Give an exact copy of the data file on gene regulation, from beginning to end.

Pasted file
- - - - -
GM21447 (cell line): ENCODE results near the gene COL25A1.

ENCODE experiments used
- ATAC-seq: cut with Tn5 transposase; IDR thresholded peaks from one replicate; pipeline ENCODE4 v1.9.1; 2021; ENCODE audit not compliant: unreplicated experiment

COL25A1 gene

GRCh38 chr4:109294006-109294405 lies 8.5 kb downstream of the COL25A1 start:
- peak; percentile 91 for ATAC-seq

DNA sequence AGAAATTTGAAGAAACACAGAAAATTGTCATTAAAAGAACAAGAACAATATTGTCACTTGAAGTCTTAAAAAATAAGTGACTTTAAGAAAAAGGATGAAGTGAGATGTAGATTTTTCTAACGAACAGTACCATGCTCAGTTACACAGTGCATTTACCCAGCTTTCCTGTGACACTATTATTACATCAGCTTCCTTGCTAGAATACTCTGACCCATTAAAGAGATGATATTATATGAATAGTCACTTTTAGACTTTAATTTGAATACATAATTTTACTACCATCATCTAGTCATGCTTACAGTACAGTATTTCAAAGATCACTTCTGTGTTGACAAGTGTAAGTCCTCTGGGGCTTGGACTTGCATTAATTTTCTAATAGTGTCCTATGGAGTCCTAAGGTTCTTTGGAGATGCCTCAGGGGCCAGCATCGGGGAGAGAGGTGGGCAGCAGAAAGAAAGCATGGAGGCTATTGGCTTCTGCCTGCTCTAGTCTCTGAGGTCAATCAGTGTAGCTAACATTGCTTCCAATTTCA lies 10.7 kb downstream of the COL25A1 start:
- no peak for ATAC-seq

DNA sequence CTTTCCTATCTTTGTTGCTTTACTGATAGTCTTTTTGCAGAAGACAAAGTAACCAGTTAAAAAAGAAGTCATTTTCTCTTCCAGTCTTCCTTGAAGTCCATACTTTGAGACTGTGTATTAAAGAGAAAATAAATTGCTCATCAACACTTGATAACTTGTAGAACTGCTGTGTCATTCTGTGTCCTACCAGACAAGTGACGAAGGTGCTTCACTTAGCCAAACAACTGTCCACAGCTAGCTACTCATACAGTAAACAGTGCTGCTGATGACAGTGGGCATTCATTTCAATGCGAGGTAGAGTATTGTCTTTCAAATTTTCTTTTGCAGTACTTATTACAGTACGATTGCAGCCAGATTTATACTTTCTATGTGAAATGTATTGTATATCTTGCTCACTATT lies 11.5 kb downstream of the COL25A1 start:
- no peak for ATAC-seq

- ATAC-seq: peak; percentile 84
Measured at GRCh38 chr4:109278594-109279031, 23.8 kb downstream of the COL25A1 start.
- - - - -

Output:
GM21447 (cell line): ENCODE results near the gene COL25A1.

ENCODE experiments used
- ATAC-seq: cut with Tn5 transposase; IDR thresholded peaks from one replicate; pipeline ENCODE4 v1.9.1; 2021; ENCODE audit not compliant: unreplicated experiment

COL25A1 gene

GRCh38 chr4:109294006-109294405 lies 8.5 kb downstream of the COL25A1 start:
- peak; percentile 91 for ATAC-seq

DNA sequence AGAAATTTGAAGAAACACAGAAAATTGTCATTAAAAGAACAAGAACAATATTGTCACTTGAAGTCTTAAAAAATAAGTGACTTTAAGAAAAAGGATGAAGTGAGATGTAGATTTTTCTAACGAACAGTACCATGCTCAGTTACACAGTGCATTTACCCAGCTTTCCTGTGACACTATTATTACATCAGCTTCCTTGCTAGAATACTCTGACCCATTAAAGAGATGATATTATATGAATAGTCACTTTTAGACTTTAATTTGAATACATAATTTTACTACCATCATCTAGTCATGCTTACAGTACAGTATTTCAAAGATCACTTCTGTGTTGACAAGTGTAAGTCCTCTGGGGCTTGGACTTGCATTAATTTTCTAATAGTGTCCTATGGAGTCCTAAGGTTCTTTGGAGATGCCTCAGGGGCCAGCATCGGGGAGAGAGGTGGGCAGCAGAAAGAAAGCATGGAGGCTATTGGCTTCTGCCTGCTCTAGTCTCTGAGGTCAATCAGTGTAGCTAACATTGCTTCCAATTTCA lies 10.7 kb downstream of the COL25A1 start:
- no peak for ATAC-seq

DNA sequence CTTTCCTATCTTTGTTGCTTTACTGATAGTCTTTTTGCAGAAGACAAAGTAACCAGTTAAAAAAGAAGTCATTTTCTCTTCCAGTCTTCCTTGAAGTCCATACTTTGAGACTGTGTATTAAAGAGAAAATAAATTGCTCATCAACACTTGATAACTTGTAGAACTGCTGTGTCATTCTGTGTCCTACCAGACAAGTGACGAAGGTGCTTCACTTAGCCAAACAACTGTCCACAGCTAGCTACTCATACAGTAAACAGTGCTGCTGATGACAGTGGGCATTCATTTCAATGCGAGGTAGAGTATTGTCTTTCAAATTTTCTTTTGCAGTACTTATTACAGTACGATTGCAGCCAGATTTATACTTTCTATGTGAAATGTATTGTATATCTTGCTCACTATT lies 11.5 kb downstream of the COL25A1 start:
- no peak for ATAC-seq

- ATAC-seq: peak; percentile 84
Measured at GRCh38 chr4:109278594-109279031, 23.8 kb downstream of the COL25A1 start.